Instead of blindly hoarding information in hopes of something magical, we are better served to apply a philosophy I learned in manufacturing and applied as a 30-something college student. Just In Time learning.
With a Just In Time philosophy, I establish what I need and seek the solution. With a clear objective in mind, I find the expert, information, service, product, conference, or whatever I need to solve my issue. During my bachelors and masters programs, I laid out what I needed to learn from a chapter before ever reading it. I would outline my papers before beginning the research. Every action had a purpose.
How does this help? It’s a matter of having context. If you have a reason for doing something, the actions are more meaningful. If you are doing something without a clear reason, a context, the actions and events won’t stick. The learning is more difficult and the effort is wasted.
I’ve wasted countless hours and dollars doing the same as Alice. My preparation habits have changed and now I optimize my experiences. Now I believe you make your own luck and a lot of it has to do with preparation, focus, and where your heart is.
Don’t send your time and money down the rabbit hole with Alice. Take the time to know what you need and make its attainment your focus. Survey your landscape for the best way to get what you need and when it involves others, make it a point to give first.
You can only take for so long before it catches up with you. When you approach life with a prepared focus and servant’s heart, your needs will rush to you with uncommon speed.
Be your best,
~ PJ McClure
The saying is based around traveling from village to village and contains amazing wisdom. In understanding this wisdom, we can apply the lessons to our personal, business, spiritual, and every other area of life.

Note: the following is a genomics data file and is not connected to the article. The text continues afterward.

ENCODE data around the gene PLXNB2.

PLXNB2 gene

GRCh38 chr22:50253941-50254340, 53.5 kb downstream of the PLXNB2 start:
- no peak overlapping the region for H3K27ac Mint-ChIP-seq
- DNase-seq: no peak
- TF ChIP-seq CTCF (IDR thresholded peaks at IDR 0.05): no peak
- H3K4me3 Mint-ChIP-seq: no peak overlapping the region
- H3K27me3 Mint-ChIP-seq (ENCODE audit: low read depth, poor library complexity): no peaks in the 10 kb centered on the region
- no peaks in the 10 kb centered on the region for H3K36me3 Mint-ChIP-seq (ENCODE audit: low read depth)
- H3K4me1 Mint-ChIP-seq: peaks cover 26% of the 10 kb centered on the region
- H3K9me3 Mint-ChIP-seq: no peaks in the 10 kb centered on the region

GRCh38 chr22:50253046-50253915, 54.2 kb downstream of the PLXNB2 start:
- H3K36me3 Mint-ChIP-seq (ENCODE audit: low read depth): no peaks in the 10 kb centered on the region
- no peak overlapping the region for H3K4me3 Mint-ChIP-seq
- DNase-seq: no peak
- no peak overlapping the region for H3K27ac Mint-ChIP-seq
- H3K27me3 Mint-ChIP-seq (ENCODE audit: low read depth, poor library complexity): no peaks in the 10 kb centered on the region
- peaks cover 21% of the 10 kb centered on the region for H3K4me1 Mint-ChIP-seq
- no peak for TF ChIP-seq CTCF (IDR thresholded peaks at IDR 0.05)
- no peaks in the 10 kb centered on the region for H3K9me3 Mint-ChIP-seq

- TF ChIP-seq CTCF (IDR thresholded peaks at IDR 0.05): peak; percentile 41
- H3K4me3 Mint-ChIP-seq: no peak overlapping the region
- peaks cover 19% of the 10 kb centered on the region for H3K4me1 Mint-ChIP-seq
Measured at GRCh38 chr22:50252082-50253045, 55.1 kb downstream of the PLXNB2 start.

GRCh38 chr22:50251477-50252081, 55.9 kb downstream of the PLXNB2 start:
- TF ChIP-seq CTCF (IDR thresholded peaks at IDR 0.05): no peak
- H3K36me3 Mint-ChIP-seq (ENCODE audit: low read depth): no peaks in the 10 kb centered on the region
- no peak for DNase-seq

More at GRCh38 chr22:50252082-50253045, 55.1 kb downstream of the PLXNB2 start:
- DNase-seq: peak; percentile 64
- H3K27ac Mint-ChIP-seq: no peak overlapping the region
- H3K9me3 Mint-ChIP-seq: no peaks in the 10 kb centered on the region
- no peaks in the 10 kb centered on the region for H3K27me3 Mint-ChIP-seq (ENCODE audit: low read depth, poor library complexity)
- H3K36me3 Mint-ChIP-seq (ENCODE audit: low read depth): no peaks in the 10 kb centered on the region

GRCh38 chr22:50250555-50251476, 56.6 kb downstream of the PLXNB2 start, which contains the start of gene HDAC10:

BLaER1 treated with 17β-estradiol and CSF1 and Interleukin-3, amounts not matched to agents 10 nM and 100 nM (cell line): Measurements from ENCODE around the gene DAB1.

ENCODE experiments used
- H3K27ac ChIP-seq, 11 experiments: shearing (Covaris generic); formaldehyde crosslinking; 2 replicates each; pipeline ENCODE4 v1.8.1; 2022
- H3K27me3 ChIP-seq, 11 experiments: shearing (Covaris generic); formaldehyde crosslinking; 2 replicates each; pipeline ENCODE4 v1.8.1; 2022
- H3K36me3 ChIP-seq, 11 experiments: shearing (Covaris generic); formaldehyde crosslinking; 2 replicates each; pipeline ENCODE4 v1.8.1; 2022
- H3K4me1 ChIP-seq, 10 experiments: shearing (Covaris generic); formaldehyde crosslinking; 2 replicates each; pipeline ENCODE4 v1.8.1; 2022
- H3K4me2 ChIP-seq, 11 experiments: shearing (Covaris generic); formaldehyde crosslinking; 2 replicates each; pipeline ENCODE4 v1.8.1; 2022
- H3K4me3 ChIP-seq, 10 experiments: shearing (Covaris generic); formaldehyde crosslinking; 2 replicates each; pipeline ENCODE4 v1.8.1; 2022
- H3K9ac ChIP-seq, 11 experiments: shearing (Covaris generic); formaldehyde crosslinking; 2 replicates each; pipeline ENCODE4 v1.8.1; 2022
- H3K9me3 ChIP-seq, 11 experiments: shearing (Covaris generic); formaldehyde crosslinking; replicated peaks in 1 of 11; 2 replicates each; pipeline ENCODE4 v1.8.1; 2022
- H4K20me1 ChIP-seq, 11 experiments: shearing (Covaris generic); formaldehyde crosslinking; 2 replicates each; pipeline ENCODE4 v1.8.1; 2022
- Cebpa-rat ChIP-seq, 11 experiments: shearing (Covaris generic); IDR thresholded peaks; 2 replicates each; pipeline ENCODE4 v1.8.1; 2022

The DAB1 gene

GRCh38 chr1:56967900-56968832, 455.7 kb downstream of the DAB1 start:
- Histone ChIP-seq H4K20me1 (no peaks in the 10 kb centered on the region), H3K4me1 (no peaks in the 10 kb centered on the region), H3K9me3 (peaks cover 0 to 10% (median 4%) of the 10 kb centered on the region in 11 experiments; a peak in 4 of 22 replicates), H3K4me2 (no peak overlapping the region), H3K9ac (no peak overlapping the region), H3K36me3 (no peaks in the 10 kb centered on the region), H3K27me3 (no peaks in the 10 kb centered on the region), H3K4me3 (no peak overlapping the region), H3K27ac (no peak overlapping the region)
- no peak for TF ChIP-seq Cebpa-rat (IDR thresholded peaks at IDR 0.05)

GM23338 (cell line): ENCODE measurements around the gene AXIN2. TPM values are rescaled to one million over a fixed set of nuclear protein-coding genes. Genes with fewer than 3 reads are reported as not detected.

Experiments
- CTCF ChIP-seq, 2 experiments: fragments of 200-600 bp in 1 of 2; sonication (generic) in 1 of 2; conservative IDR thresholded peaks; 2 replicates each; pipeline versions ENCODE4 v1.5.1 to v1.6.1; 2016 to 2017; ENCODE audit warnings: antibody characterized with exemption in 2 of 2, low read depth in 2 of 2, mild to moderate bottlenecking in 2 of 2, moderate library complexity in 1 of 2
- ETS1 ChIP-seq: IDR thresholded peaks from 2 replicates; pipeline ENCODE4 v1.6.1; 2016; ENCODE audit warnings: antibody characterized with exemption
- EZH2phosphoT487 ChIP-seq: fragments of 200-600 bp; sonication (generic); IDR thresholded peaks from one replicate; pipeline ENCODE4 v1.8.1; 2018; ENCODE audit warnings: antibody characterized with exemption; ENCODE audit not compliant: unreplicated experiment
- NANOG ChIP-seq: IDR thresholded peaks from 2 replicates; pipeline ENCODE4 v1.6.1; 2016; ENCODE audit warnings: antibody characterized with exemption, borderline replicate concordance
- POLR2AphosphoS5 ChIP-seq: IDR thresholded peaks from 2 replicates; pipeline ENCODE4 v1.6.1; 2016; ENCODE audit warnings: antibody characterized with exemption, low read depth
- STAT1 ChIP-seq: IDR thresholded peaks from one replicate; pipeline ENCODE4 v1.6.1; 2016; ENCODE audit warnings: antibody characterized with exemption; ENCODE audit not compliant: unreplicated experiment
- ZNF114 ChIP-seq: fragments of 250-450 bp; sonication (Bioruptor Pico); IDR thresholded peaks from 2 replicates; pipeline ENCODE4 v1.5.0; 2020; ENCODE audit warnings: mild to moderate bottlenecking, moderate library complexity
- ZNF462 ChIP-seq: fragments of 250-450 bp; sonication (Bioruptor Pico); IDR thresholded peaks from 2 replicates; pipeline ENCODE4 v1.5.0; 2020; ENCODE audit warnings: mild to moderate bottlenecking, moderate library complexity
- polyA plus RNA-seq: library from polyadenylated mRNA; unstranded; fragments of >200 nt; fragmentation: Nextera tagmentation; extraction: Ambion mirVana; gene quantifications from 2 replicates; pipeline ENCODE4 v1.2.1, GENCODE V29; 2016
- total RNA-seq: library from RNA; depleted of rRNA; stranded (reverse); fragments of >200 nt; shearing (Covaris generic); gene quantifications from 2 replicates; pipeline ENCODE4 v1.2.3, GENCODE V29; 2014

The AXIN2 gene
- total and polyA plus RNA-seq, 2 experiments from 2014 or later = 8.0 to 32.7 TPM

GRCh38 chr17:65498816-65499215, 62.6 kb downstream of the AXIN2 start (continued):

How we go faster.
There are times in life when speed is of the essence. Delivering messages and news from village to village was once a job for the fastest runners. To make haste, they couldn’t waste time considering the needs of others. They had to choose the fastest, most direct route and go.
We have those times too. Emergency or one-time projects that fit our expertise are often best accomplished on our own. There isn’t time to bring anyone else up to speed and additional people involved could hinder our ability to get it done in time.
The trap of faster.
Realistically though, these times of solo speed are fewer and farther between than we might think. Especially as an entrepreneur or business owner, we get caught up in an attitude of “get it done now,” without giving enough thought to how far we will eventually go.
“It’s best if I do it myself” or “I’m the only one who can do it” are used way too often and are generally untrue. Each time we elect to go it alone and not involve someone else, we handicap our ability to go farther. Our longevity is cut for the sake of speed, but speed by itself won’t get the job done.